Clinton’s federal All Candidates Forum filled the Clinton Memorial Hall with interested residents on Sept. 15. (l-r) Liberal Candidate Steve Powrie

Clinton voters get election pitch from candidates

The four federal candidates for Kamloops-Thompson-Cariboo were in Clinton on Sept. 15.

by Susan Swan

The Clinton Economic Development Society hosted an all-candidates forum for the four federal candidates running in Kamloops-Thompson-Cariboo on Sept. 15.

The Clinton Memorial Hall was filled with area residents, some from as far away as 100 Mile House, who were anxious to hear what these candidates had to say.

Each of the candidates was given the opportunity to introduce themselves and then answer a question on health care that they had been sent prior to the event. A deck of cards was cut to determine the order they went in.

Liberal candidate Steve Powrie explained that he has been an educator for a number of years in the City of Kamloops. He advised that since 2014 there has been no unilateral agreement between the provinces and the Federal Government. The Liberals, he said would increase funding for health care and for training. The provinces and territories would have direct say over where the funding would be used (eg. rural health care).

Cathy McLeod, Conservative MP since 2008, explained that she has a nursing background. She said the province is responsible for health care. Transfers are made from the Federal Government to the Provinces. Under the Conservatives, Health Care funding has increased by six per cent per year. She advised that the Conservatives would work with Canadians who had trained abroad to make it easier for them to return and practice in Canada. They are looking at student loan forgiveness for doctors and nurses who go to rural areas. Nurse practitioners would also be given more responsibility.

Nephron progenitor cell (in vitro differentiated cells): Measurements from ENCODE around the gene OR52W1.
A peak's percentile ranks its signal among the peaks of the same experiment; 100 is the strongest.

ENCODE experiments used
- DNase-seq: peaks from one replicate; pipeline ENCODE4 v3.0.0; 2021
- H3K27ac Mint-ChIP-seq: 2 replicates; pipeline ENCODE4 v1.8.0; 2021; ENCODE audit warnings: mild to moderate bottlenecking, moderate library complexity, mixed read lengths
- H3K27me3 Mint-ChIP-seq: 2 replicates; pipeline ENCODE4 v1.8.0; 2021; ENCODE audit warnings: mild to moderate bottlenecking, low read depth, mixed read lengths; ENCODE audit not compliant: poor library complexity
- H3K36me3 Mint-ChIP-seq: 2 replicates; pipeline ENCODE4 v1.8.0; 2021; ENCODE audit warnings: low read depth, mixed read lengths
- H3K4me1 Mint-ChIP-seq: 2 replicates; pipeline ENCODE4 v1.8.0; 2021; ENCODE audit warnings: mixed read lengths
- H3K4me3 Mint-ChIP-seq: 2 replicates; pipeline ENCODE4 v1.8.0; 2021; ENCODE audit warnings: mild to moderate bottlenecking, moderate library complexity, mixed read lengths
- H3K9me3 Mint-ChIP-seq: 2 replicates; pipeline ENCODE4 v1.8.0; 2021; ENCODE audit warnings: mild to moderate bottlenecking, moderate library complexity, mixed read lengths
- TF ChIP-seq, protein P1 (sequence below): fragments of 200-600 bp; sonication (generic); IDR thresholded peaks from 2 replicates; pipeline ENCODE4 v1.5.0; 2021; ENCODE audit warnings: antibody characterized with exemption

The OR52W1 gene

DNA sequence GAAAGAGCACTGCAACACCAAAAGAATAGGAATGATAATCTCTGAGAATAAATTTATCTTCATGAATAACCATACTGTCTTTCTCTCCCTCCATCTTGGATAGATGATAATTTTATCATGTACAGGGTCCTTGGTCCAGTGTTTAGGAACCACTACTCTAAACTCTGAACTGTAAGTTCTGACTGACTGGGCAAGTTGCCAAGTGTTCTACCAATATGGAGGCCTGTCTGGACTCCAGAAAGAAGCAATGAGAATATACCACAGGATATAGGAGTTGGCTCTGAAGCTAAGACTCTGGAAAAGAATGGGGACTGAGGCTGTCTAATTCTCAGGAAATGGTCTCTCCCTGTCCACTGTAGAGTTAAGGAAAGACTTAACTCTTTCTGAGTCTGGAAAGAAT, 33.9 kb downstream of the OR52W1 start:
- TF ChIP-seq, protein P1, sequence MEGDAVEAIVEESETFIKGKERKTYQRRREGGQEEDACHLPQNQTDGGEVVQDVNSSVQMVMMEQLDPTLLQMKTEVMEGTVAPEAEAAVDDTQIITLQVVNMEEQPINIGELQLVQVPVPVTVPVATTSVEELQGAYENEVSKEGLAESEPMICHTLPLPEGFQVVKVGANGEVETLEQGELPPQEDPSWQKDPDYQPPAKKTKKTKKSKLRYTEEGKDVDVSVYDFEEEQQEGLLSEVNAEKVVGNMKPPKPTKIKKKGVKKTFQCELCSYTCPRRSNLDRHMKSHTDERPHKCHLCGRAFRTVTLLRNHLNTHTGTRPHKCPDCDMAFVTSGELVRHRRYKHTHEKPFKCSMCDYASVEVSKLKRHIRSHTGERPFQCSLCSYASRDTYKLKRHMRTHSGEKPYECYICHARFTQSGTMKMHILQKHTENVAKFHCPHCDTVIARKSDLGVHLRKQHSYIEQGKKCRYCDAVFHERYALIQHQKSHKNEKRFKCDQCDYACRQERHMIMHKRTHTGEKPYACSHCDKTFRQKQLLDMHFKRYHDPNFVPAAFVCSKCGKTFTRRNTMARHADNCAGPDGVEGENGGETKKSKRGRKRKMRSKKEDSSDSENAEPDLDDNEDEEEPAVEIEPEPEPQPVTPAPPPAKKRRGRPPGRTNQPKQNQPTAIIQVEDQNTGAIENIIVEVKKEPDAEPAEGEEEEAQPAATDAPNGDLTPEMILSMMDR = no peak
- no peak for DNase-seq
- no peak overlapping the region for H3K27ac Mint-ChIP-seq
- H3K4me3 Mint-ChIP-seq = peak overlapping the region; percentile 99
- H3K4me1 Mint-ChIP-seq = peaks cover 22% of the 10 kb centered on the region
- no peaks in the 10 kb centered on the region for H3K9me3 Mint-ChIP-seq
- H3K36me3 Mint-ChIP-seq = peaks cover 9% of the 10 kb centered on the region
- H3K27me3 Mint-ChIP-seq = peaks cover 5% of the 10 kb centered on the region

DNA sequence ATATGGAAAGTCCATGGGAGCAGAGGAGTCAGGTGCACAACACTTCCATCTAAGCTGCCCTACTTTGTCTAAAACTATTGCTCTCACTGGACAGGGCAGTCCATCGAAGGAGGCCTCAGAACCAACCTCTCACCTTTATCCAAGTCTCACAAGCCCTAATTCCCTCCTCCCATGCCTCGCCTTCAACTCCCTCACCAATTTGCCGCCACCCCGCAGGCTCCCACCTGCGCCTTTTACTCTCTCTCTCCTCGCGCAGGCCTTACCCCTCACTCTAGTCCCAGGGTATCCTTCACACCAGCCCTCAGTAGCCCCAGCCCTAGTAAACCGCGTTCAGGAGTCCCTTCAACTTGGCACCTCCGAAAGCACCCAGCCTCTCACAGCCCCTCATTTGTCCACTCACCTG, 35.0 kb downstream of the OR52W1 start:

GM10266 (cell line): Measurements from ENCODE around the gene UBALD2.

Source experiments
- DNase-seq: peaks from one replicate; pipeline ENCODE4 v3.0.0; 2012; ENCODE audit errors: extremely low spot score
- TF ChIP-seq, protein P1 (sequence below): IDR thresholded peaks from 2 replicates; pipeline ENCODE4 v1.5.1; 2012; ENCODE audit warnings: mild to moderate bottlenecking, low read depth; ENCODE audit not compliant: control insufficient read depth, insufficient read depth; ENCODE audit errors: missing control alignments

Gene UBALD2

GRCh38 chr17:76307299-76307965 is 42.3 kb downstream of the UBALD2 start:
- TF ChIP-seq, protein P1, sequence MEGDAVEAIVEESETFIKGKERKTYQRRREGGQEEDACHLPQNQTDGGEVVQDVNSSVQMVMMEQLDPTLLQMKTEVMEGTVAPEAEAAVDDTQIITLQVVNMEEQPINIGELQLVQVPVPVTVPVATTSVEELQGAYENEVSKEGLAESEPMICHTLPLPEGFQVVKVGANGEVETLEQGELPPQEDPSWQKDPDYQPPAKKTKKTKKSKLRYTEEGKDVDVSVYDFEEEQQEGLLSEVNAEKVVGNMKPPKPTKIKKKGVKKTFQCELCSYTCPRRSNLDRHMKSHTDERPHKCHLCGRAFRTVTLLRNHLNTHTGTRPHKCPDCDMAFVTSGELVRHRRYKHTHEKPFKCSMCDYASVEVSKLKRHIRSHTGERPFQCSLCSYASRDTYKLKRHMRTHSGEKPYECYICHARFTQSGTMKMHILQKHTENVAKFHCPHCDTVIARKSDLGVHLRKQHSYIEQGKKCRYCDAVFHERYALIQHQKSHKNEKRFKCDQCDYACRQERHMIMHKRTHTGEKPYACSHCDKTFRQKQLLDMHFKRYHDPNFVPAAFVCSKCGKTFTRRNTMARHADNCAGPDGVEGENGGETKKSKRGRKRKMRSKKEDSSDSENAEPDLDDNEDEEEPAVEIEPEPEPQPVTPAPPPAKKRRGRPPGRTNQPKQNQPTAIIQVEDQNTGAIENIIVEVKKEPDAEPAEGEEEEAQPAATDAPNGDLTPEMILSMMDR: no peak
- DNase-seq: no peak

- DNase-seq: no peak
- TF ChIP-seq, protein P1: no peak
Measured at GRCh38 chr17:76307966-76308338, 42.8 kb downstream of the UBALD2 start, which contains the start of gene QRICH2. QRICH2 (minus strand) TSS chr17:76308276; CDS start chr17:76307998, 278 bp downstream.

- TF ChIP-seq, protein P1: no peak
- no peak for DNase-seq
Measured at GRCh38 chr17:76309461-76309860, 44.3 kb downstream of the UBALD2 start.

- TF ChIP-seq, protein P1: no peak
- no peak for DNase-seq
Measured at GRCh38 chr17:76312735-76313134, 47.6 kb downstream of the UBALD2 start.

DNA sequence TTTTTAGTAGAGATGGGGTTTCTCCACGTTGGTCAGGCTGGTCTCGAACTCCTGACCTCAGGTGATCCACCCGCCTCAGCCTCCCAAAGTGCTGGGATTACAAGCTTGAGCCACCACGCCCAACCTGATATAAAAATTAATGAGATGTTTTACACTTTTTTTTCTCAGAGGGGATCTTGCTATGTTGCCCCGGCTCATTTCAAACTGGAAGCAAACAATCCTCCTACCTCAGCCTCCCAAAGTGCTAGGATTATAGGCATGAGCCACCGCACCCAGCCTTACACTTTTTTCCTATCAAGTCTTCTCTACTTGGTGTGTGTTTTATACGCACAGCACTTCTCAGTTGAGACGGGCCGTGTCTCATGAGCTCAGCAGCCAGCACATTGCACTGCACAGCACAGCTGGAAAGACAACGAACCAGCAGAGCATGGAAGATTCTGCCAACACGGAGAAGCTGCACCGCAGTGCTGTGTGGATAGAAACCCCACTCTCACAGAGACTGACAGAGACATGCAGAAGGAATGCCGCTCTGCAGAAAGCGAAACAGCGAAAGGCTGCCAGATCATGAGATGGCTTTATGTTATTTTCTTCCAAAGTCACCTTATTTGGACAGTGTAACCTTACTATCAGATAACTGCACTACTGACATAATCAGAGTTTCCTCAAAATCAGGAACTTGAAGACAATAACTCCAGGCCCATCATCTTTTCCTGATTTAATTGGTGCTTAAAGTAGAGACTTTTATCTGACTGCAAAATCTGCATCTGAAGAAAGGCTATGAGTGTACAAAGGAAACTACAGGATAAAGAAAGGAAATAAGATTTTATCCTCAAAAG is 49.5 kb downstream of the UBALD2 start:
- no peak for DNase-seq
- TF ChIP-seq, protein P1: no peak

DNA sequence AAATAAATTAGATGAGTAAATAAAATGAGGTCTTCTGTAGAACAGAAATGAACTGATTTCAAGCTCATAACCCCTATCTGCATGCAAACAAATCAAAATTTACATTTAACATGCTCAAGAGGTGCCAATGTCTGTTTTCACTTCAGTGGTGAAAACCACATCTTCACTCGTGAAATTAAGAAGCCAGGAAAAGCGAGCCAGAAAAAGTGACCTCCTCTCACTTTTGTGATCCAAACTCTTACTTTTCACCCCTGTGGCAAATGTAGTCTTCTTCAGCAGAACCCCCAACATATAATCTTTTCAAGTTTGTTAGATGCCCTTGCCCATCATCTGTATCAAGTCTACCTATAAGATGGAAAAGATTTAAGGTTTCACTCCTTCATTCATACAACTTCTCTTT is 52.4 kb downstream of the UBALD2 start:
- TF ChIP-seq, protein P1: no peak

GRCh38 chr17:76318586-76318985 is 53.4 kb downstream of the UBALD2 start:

Bill Sundhu, NDP candidate is a lawyer and former provincial court judge who was raised in Williams Lake and now lives in Kamloops. He reminded the audience that it was the NDP who originally brought in health care. He advised that the NDP will put $36 billion into health care over a 10 year period, and $300 million of that will be used to build clinics and hire more doctors and nurses. The priority is to ensure that everyone who wants a doctor has one and to bring in pharmacare so people can get the medications that they need.

Matt Greenwood is the Green Party candidate and is an employee with the ASK Wellness Society. He corrected what McLeod had said by explaining that the Conservatives had put six per cent per year into Health Care until 2014. It then changed to an increase to GDP to a maximum of three per cent. “As costs continue to grow,” he asked, “how will the provinces continue to cope?” He advised that the Green Party has a 12-page policy on health care.

Written questions were gathered from the audience and sorted into common themes. Candidates then explained their Party’s response to such topics as environment, gun control, the refugee crisis, First Nation rights with regard to natural resources and how they would deal with the USA if Donald Trump were elected president. (Powrie’s answer of “Build a wall” garnered the most applause.)

Those attending were asked to fill in a poll ballot, which asked, “Which of the candidates do you think did the best job of answering questions tonight?” Not everyone took the time to do so but 78 per cent did. Bill Sundhu won on 69 per cent of the ballots, 13 per cent were for Cathy McLeod, nine per cent went to Matt Greenwood and nine per cent to Steve Powrie.

Of course the only polls that really count are on Election Day, Oct. 19.

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